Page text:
Dissertation - Independent Research Project

This information is for the 2021/22 session.

Teacher responsible

Dr Nazanin Shahrokni and faculty of Department of Gender Studies.


This course is compulsory on the MSc in Gender, MSc in Gender (Research), MSc in Gender (Sexuality), MSc in Gender, Development and Globalisation, MSc in Gender, Media and Culture, MSc in Gender, Peace and Security and MSc in Gender, Policy and Inequalities. This course is available on the MPhil/PhD in Gender. This course is not available as an outside option.

Course content

The Independent Research Project is a student-led module facilitating learning on how to conduct original research independently, with support to develop research ideas and to achieve research ‘milestones’ during development stages. 

The completion of the Independent Research Project module entails the following:

• Achievement of all ‘milestones’/ development stages of your project throughout the academic year.

• Completion of GI499 Methodologies Series - attendance at all compulsory (varies between six to eight) and a minimum of three optional classes.

• Submission of a dissertation/independent study project, meeting departmental standards and requirements.

The Independent Research Project and resulting dissertation may be on any approved topic within the field of the MSc programme studied.

The ‘methodologies series’ provides introductory compulsory and optional workshops in the Michaelmas, Lent and Summer Terms designed to provide support for the conception, development and completion of the Independent Research Project. Students will be introduced to dissertation guidelines, common difficulties, ethical issues, basics in research practice, managing sources, the process of research and writing, and ways of creating research impact. The sessions will consider challenges raised by quantitative and qualitative methods, and include examples from and approaches to policy research, interviewing, discourse analysis, oral histories, archival studies, and visual and media analysis. The workshops may vary and are taught within the Department of Gender Studies according to expertise, and will involve student participation.


The ‘methodologies series’ involves a combination of compulsory and optional dissertation workshops spread across the MT, LT and ST.  It will be delivered using both asynchronous and interactive teaching and learning elements.

Students are provided supervision for the Independent Research Project during the LT and ST .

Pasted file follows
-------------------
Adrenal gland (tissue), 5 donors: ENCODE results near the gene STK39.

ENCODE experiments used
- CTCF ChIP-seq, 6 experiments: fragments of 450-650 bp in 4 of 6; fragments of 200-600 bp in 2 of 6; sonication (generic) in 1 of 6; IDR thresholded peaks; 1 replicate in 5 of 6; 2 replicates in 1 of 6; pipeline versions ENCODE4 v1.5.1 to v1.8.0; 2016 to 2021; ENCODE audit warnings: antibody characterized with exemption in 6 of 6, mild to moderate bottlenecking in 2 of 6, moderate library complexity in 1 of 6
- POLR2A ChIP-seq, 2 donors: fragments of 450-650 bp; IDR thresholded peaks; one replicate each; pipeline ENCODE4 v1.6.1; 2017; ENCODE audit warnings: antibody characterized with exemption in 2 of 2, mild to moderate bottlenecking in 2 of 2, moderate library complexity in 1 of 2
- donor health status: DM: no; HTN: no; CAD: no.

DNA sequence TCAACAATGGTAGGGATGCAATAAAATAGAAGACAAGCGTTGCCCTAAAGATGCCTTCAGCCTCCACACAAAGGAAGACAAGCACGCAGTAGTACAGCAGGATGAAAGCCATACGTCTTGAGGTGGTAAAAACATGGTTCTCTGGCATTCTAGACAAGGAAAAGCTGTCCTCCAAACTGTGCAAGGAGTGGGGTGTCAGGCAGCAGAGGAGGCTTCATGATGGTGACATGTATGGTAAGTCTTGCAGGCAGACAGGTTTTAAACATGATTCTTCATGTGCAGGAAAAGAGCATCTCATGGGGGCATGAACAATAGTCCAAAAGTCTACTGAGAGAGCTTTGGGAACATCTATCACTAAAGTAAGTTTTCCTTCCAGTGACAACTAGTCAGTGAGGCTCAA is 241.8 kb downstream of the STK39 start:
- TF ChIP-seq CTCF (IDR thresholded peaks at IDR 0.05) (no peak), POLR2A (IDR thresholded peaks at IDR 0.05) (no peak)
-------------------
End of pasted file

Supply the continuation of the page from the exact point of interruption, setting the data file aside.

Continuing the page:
Students on this course will have a reading week in Week 6, in line with departmental policy.

Indicative reading

• Ackely, B. and True, J. (2010) Doing Feminist Research in Political and Social Science, Houndmills, Basingstoke: Palgrave Macmillan.

• Badgett, Lee (2016) The Public Professor: How to Use Your Research to Change the World. NY: New York University Press.

• Belcher, W. L. (2009) Writing Your Journal Article in 12 Weeks: A Guide to Academic Publishing Success, Chicago, London: Chicago University Press.

• Biggam, J. (2017) Succeeding with your Master’s Dissertation: A Step-byStep Handbook, Maidenhead: Open University Press.

• Creswell, J. W, Creswell, J. D (2018) Research Design: Qualitative, Quantitative and Mixed Methods Approaches, California: Sage.  

• Harding, Sandra G. (ed.) (2003) The Feminist Standpoint Theory Reader: Intellectual and Political Controversies. NY: Routledge.

• Hart, C (2005) Doing your Masters Dissertation: Realising Your Potential as a Social Scientist, London: Sage. 

• Hesse-Biber, S. N., Leavey, P. L. (2007) Feminist Research Practice: A Primer, Thousand Oaks, London: Sage.

• Swetnam, D., Swetman, R. (2000) Writing Your Dissertation: How to Plan, Prepare and Present Your Work Successfully, Oxford: How to Books.

• Weiss, Robert S. (1995) Learning From Strangers: The Art and Method of Qualitative Interview Studies. NY: The Free Press.


Dissertation (100%, 10000 words) in August.

Additionally, in the LT students will submit milestone documents: (a) title or topic of research; (b) summary proposal including research question, methodological and analytical / theoretical approach; (c) and an annotated bibliography at the beginning of Summer Term.

Course selection videos

Some departments have produced short videos to introduce their courses. Please refer to the course selection videos index page for further information.

Student performance results

(2017/18 - 2019/20 combined)

Classification % of students
Distinction 37.8
Merit 53.7
Pass 8.3
Fail 0.3

Important information in response to COVID-19

Please note that during 2021/22 academic year some variation to teaching and learning activities may be required to respond to changes in public health advice and/or to account for the differing needs of students in attendance on campus and those who might be studying online. For example, this may involve changes to the mode of teaching delivery and/or the format or weighting of assessments. Changes will only be made if required and students will be notified about any changes to teaching or assessment plans at the earliest opportunity.

Key facts

Department: Gender Studies

Total students 2020/21: 134

Average class size 2020/21: Unavailable

Controlled access 2020/21: Yes

Value: One Unit

Guidelines for interpreting course guide information

Personal development skills

  • Leadership
  • Self-management
  • Team working
  • Problem solving
  • Application of information skills
  • Communication
  • Application of numeracy skills
  • Specialist skills